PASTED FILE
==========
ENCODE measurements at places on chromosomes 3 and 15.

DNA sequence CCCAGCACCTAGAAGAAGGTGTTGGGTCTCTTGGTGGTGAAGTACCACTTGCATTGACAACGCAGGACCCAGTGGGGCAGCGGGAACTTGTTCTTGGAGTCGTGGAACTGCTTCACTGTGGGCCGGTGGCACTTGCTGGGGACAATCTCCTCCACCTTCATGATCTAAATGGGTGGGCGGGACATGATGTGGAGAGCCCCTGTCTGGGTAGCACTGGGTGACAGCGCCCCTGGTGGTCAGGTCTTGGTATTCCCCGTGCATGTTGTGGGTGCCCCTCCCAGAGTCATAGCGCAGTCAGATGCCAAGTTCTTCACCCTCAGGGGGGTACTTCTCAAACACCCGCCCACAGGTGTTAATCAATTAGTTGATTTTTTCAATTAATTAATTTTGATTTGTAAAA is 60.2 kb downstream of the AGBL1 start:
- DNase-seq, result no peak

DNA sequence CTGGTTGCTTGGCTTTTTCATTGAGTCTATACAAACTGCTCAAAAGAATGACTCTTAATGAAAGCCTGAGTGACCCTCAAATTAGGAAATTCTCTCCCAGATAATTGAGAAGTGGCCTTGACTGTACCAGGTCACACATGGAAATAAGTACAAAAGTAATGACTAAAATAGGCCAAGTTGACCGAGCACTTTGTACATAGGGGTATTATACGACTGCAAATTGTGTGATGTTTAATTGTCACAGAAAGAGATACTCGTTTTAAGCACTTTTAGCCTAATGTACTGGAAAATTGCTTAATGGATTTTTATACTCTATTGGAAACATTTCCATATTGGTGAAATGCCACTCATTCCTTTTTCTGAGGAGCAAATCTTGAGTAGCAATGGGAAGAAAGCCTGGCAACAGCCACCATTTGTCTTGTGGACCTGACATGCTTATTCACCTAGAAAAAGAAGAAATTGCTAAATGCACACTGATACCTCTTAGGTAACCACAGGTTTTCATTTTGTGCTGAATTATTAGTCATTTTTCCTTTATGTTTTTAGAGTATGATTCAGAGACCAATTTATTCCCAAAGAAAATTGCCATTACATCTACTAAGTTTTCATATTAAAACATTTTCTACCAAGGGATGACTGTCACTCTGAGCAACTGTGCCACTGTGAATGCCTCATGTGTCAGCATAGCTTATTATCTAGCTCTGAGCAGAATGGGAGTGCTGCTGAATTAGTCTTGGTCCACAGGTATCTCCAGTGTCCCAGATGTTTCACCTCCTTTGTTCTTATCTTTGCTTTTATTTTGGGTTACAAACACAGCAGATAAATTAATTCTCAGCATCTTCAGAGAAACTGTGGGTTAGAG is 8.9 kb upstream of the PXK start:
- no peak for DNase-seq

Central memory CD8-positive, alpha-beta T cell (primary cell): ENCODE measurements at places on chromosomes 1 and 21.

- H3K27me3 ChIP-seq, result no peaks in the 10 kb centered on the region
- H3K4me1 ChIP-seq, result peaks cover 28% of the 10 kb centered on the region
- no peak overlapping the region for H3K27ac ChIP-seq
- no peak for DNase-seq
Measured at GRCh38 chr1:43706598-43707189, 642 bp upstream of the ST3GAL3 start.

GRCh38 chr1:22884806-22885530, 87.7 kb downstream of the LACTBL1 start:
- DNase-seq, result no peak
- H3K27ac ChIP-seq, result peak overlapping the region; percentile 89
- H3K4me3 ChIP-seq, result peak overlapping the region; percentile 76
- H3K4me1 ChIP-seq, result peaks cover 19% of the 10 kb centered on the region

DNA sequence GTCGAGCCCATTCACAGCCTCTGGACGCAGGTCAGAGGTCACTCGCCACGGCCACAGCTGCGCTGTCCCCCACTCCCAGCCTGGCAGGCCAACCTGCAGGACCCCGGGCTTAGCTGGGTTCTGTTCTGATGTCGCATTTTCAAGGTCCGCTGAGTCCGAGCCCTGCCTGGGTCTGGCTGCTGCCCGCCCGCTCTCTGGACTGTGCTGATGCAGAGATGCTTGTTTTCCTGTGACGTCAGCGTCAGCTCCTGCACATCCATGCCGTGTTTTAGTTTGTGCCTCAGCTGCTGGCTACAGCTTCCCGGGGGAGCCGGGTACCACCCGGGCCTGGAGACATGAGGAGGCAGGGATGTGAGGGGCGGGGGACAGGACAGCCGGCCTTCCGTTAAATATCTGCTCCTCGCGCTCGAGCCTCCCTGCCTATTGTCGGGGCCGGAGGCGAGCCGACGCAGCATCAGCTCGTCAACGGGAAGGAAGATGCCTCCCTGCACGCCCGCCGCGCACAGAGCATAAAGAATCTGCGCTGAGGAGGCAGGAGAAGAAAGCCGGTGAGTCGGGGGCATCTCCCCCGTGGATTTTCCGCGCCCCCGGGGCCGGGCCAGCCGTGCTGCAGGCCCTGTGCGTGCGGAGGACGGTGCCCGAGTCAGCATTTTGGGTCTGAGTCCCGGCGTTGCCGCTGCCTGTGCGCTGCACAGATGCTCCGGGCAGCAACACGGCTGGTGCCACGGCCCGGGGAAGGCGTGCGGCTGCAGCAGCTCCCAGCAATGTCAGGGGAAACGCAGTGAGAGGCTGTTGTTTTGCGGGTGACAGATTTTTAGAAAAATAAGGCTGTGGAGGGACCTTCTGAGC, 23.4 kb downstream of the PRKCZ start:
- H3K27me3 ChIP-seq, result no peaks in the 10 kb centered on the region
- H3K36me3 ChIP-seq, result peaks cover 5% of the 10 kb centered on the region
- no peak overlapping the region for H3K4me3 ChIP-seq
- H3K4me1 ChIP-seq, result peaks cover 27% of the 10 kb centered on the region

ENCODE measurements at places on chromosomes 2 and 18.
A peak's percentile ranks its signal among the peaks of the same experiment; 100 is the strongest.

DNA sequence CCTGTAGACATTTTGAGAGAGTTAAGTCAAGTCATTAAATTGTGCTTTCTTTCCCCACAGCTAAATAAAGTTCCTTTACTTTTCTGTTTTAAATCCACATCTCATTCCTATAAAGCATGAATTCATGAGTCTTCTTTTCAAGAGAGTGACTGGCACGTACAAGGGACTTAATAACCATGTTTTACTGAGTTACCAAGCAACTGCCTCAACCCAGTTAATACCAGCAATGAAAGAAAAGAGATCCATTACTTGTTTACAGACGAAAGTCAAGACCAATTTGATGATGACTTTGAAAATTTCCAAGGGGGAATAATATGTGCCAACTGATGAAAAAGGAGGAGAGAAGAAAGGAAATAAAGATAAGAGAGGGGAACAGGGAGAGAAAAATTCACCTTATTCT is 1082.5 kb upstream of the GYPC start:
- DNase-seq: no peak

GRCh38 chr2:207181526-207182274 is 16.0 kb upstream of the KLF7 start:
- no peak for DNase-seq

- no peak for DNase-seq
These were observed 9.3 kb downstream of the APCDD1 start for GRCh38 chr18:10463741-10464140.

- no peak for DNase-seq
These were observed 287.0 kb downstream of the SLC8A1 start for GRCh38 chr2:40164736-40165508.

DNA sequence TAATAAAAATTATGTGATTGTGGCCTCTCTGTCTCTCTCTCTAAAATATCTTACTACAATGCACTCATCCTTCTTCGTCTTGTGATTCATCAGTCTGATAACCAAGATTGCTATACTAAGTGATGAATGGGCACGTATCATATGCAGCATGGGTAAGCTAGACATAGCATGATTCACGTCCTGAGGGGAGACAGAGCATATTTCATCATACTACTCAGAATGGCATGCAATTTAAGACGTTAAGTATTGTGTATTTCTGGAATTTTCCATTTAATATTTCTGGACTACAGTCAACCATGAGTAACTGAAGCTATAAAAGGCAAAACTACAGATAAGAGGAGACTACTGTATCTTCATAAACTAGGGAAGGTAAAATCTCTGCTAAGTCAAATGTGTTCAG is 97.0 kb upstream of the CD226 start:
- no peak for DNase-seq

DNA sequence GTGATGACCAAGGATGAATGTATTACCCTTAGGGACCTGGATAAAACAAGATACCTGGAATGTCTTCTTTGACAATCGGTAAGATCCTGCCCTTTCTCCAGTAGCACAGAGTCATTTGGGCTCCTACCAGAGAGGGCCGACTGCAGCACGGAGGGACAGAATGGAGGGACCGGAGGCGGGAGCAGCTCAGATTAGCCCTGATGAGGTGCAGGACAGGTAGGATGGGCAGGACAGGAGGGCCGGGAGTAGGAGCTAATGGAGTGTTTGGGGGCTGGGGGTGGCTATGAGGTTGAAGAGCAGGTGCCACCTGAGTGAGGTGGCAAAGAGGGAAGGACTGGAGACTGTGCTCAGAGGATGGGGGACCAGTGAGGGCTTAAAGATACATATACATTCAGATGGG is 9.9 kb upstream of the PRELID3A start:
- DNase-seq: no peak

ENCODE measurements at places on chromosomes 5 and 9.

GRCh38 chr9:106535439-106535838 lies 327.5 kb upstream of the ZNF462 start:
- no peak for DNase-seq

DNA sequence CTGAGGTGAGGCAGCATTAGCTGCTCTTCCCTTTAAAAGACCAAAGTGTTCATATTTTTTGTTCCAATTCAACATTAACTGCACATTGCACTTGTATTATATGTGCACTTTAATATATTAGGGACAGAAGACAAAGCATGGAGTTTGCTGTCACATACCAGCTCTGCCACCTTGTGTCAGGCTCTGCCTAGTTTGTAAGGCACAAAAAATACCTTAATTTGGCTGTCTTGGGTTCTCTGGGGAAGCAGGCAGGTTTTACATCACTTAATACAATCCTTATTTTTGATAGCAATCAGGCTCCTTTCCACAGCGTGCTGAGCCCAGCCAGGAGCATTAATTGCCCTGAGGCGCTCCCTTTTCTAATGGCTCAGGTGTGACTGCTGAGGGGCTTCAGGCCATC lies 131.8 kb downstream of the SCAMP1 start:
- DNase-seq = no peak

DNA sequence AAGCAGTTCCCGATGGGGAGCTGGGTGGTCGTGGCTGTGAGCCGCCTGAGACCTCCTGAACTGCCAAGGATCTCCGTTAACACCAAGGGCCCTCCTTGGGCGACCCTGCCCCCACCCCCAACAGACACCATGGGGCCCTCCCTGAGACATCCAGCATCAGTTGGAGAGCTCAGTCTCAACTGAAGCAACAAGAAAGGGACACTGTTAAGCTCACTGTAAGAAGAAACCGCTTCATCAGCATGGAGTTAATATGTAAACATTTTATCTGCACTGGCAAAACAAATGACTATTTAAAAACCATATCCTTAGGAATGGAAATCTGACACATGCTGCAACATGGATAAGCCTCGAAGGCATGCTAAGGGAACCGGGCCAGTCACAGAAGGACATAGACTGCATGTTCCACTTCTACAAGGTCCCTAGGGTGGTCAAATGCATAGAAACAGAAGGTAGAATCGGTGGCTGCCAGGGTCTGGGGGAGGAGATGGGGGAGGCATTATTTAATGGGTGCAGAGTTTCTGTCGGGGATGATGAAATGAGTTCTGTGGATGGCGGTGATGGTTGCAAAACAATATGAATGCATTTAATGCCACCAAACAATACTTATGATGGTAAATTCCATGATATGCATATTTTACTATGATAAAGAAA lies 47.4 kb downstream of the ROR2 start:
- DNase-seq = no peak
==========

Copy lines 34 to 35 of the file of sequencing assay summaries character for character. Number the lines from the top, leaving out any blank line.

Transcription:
DNA sequence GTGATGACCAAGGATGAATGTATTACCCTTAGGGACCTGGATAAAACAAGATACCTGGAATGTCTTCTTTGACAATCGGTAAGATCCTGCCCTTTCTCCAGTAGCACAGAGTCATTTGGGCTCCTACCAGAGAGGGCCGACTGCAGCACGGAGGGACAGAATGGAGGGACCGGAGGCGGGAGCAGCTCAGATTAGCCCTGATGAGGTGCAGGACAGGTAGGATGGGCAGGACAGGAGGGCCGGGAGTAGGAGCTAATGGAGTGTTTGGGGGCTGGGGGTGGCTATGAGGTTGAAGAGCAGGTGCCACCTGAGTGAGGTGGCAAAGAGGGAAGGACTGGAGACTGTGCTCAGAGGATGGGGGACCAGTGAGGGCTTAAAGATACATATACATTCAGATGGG is 9.9 kb upstream of the PRELID3A start:
- DNase-seq: no peak